But surprisingly, I’ve witnessed a manifestation of the principle that “nature abhors a vacuum.” My busy-ness has forced the kids (and Ken) to fill in the gaps. Ethan has stepped up and helped more with the younger kids (even starting a “Nora school” to teach her the writing skills I’ve been putting off). McKay decided some blessed day several weeks ago, that he wanted to get straight A’s and I haven’t had to remind him a single time this semester to do his homework. (No kidding!) Gabie, always desperate for attention and stimulation, has discovered a passion for reading, which I must say, has been a blessing from the gods of Mount Olympus themselves. (Gabie is currently on his fourth time through the Percy Jackson series). Nora, well, I can’t put a happy face on all the videos Nora has watched in the last few months. She deserves better from me and I’m going to make it up to her. But she has learned to be more independent, which is a good thing. She can play happily by herself now for long stretches of time. She’s also spent more quality time with her dad. And Ken has been a saint. He’s had to fill in the “mommy spaces” by sacrificing much of his own free time. He has read more to the kids. Cooked more. Cleaned more. Taken all the kids off to fly kites or watch movies or play in the sand dunes while I worked on school stuff. Since we don’t see as much of each other during the week, we’ve made date night a top priority, even if it meant leaving the kids for a couple of hours to go shopping together.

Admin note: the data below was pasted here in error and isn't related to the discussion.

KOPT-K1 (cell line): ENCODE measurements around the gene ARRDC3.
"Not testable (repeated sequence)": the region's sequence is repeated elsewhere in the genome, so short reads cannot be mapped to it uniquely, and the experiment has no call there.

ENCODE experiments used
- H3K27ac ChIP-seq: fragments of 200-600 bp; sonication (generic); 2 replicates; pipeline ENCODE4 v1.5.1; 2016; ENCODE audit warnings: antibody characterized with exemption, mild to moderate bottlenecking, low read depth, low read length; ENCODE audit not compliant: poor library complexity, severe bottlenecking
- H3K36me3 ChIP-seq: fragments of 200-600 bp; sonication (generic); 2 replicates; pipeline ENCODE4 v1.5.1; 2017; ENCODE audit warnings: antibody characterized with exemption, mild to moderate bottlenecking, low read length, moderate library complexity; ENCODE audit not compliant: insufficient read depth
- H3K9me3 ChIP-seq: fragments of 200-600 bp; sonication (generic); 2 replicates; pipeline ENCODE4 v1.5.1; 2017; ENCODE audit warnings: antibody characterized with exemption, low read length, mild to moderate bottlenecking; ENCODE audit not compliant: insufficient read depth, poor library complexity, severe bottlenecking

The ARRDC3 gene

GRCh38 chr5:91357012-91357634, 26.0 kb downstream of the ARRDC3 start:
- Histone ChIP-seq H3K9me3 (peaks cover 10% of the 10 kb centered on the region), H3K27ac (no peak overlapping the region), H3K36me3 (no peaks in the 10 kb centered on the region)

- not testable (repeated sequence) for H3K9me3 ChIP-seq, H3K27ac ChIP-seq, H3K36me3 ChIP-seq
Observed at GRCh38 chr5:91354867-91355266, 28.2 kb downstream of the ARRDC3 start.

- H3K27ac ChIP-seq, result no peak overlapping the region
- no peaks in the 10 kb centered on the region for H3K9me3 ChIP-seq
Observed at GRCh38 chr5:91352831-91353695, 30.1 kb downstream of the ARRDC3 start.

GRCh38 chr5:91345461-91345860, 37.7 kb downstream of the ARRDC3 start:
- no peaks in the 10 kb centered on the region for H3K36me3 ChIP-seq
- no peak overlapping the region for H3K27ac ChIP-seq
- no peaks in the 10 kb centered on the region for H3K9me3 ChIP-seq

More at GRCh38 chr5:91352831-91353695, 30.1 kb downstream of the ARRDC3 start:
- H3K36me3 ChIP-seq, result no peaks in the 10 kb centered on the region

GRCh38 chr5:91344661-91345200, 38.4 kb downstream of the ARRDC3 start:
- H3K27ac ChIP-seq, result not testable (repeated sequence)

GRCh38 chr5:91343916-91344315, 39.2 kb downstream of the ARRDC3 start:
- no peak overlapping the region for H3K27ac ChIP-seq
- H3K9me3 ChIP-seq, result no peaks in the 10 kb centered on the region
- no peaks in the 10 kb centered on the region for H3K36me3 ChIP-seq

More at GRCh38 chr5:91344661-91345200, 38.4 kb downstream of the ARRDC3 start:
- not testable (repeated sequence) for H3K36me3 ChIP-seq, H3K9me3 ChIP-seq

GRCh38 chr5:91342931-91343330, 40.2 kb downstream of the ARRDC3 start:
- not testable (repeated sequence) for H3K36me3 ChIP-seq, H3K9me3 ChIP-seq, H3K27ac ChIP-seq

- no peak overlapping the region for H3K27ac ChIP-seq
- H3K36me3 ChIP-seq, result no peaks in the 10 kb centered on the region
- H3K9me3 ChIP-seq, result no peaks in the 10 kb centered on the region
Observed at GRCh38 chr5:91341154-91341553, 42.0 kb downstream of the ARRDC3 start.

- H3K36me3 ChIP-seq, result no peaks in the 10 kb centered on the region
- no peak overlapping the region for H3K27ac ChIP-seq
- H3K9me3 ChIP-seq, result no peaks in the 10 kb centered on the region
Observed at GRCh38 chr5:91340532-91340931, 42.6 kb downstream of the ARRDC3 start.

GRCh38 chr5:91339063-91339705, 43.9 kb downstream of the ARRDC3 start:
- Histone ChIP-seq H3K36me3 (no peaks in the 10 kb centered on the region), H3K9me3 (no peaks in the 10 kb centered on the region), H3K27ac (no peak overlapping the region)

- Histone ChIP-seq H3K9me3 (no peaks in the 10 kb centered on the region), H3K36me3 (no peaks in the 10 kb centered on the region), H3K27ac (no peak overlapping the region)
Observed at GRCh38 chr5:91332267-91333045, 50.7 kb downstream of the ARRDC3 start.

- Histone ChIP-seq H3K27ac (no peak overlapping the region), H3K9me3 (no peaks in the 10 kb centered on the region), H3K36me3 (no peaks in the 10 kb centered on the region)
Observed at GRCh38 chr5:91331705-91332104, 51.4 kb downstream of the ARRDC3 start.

So, while I don’t plan to repeat this kind of stressful semester ever again, I have learned that, if you’ve got good relationships to begin with, families are resilient. Kids will surprise you. Husbands can step in and save the day.
The connection to art that comes to mind involves Picasso’s cubist works. He showed (especially in the early, analytical phase) how space is never really empty. There are no true voids. Whether a canvas is crowded with objects or fairly simple, every inch of it has content and substance. The intervals between things and surrounding things are as important as the things themselves. We like to think that, in the shipping crate that is our life, we have this vacuous, meaningless “free time” floating in-between and around all the important scheduled events and responsibilities, but honestly, don’t we fill up that time with various kinds of packing material? And what if it turns out, when the container arrives at its destination, the packing material was just as important as the claimed contents?
If not stressing about class, I would have been writing or reading or reading about writing. I would have been making fancier meals and more homemade bread. I would have been saying yes to more demands on my time outside the home. I would have been, frankly, wasting time watching movies or surfing the internet, the moral equivalent of bubble wrap. As Ken reminds me, I’m not always rational when it comes to time-management. But this stressful semester has forced me to make better choices and focus my priorities. It has also forced my kids to waste less of their time and listen to their own consciences because their mother, who used to think she had to hold everything together with her pestering and nagging and reminding, was temporarily out of the picture. They all expanded—grew up a bit—to fill in the gaps.
For the sake of my family, my marriage and my sanity, I’m glad the semester is almost over, but I also hope to maintain the feeling that every second is precious. And if choose to spend those seconds just hanging out with my kids doing “nothing,” at least I’ve learned how lucky I am to have that luxury.